Tuesday, March 28, 2006

Customs is very strict here in Qatar. We were warned that all of our boxes would be opened, and any items offensive to Islam would be removed. Certainly our boxes were opened, and many items were removed, though we’re sure that not all were offensive to Islam…but what can we do? Some things have been imported in the past that should not have been allowed. If only they had known, surely the strict customs officials would have blocked them. I’m thinking here about BRITISH ROUND-ABOUTS.
For the uninitiated, round-abouts are a traffic solution found throughout Britain. They are placed at intersections to avoid installation of traffic lights. In Britain, there are very strict rules about driving behavior in the round-abouts, and the whole situation works out pretty well. Traffic generally keeps flowing, despite the four-way interchange. Not so in Doha.
The colonial legacy of round-abouts might work if people knew the rules (or cared to follow them), but naturally they don’t. Drivers here may or may not have had any driving training (they may or may not have licenses or insurance for that matter), so they enter the round-abouts from every which way, change lanes without rhyme or reason, exit right from the far left…it’s total mayhem. We have to be incredibly vigilant in observing and anticipating actions of fellow drivers to avoid crashes at every interchange. Round-abouts are at nearly every intersection (though they are slowly being replaced by traffic lights), and the traffic backs up like you wouldn’t believe. To make things worse, the police often “help” clear traffic at the maddest round-abouts by stopping and starting traffic on their own…often halting the traffic already in the round-about to allow dozens of new cars to enter. It’s chaos. For extra fun, there are no left turns (only doubling back at the next round-about). When planning a drive, you have to plan ahead to end up on the correct side of the road as your destination, which often results in detours of several miles or at least several minutes. A small example happened yesterday, when it took me just 8 minutes to get from the hotel to the location of my destination…but 15 more minutes to get from that spot to the other side of the street, where my destination actually was.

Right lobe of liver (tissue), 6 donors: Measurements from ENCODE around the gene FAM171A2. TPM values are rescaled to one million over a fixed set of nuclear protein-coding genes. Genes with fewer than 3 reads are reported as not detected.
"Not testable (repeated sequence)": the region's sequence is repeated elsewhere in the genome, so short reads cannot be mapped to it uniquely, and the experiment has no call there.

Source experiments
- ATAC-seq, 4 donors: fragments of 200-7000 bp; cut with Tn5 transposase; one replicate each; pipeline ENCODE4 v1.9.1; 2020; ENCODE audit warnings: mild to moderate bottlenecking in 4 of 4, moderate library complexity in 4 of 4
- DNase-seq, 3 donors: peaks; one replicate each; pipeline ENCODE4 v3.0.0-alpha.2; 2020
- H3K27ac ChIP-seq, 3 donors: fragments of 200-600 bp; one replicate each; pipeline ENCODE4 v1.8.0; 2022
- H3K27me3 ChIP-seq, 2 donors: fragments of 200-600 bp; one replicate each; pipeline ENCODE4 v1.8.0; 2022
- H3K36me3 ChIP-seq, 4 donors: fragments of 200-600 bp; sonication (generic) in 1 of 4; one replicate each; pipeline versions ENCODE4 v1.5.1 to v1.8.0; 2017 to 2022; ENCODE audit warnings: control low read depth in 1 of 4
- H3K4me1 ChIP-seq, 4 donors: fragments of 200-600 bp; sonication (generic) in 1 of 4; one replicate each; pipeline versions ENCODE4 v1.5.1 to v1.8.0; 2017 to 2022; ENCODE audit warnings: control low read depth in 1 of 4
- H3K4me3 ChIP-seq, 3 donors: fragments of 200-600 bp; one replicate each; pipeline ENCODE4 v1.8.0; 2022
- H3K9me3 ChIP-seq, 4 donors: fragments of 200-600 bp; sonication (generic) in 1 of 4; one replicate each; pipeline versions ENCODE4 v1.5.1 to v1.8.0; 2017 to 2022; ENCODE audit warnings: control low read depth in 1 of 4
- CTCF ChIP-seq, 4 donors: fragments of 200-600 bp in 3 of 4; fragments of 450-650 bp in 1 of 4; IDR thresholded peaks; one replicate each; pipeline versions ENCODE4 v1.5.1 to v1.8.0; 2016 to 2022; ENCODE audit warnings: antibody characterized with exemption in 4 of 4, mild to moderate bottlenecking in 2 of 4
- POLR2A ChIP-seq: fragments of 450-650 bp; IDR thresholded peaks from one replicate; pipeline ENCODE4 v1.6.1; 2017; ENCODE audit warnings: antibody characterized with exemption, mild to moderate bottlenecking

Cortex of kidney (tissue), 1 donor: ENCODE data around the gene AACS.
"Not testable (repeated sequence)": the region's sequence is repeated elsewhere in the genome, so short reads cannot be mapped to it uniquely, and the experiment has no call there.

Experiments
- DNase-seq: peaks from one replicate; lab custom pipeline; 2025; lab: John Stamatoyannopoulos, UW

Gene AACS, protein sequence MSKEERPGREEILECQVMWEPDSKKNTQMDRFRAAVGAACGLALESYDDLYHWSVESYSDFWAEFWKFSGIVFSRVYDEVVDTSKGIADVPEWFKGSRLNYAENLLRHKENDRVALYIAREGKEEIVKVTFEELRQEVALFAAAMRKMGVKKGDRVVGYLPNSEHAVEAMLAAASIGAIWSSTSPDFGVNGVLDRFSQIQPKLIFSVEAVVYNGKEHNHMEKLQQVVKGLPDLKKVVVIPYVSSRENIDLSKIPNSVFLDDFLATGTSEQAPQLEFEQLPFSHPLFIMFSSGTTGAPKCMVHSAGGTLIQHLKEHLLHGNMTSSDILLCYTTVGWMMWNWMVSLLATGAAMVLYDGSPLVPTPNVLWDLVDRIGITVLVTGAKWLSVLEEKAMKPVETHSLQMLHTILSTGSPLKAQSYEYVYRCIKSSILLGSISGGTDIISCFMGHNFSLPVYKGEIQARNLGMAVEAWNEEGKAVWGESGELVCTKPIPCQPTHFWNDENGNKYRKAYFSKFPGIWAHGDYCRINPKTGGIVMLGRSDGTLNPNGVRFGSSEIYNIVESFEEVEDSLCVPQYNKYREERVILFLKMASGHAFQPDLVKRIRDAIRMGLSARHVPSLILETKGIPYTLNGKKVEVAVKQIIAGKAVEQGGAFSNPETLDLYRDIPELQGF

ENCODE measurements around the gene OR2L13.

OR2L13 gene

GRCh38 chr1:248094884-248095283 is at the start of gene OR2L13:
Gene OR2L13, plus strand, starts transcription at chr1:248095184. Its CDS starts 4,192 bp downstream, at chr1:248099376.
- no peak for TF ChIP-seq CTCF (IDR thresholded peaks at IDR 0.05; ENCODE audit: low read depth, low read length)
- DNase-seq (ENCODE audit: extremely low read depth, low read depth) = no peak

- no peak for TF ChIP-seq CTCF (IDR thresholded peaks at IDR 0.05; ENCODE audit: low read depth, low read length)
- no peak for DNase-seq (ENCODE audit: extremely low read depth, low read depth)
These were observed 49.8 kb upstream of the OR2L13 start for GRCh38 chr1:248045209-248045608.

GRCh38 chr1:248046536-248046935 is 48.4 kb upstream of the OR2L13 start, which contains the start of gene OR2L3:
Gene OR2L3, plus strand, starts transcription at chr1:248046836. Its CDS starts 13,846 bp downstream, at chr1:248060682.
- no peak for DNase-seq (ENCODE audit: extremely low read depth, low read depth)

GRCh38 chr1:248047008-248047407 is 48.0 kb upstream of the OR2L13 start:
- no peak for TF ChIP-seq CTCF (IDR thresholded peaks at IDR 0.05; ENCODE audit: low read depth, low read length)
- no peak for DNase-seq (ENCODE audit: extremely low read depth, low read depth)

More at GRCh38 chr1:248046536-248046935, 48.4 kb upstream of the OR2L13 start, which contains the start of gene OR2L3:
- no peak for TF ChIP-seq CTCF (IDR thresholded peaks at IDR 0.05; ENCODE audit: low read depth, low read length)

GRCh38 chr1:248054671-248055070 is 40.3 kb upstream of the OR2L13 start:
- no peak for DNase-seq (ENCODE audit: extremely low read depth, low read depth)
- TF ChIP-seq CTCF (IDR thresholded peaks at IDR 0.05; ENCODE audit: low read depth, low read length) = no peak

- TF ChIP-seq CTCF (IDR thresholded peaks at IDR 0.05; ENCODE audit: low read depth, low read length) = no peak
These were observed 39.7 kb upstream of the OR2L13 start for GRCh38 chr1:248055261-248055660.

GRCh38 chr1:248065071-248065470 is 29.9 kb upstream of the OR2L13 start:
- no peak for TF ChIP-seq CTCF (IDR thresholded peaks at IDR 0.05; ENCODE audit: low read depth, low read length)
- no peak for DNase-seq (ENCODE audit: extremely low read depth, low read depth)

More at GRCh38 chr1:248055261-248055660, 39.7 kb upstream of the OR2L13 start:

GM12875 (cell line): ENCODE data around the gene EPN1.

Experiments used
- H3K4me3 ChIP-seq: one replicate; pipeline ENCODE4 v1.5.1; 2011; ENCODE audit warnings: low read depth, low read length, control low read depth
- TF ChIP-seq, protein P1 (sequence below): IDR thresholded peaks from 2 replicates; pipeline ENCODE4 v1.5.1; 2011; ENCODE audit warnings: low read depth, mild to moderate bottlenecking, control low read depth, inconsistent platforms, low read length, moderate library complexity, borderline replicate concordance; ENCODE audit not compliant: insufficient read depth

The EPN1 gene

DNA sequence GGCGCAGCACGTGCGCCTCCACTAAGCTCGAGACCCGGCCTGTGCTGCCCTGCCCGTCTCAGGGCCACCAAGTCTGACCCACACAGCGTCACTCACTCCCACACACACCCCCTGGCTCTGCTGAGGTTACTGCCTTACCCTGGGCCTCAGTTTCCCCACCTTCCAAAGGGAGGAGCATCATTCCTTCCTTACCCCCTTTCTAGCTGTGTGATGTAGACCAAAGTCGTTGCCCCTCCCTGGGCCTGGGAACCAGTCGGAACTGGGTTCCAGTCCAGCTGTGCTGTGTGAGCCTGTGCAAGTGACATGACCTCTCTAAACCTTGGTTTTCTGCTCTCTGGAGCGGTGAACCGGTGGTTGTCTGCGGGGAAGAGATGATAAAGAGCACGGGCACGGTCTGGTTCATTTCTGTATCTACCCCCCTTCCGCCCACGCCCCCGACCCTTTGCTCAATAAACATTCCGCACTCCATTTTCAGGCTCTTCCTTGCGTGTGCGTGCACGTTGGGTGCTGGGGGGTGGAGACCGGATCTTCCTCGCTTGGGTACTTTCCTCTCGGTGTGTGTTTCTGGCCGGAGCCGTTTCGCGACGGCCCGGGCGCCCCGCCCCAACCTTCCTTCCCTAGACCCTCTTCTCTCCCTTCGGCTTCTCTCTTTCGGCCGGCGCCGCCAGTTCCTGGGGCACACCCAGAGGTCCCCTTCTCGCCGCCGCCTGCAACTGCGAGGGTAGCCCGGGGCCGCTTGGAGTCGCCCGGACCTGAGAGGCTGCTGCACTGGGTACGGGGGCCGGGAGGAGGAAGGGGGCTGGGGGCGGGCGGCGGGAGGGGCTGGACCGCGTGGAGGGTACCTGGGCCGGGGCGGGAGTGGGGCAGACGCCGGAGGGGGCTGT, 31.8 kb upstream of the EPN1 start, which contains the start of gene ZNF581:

Add to this the fact that the roads are not in any way equipped to handle the volume of traffic, and you have a very messy situation. Construction is underway all over the city, and roads that we drove on today might not be there tomorrow. You think I’m kidding, but we’ve already experienced that very thing! The country has so much money that it seems to have undertaken whatever projects it can think up at the moment the idea occurs. And we thought driving in Houston was ridiculous. Oy!
But enough venting about traffic. At least the British didn’t successfully export their driving on the left, yes?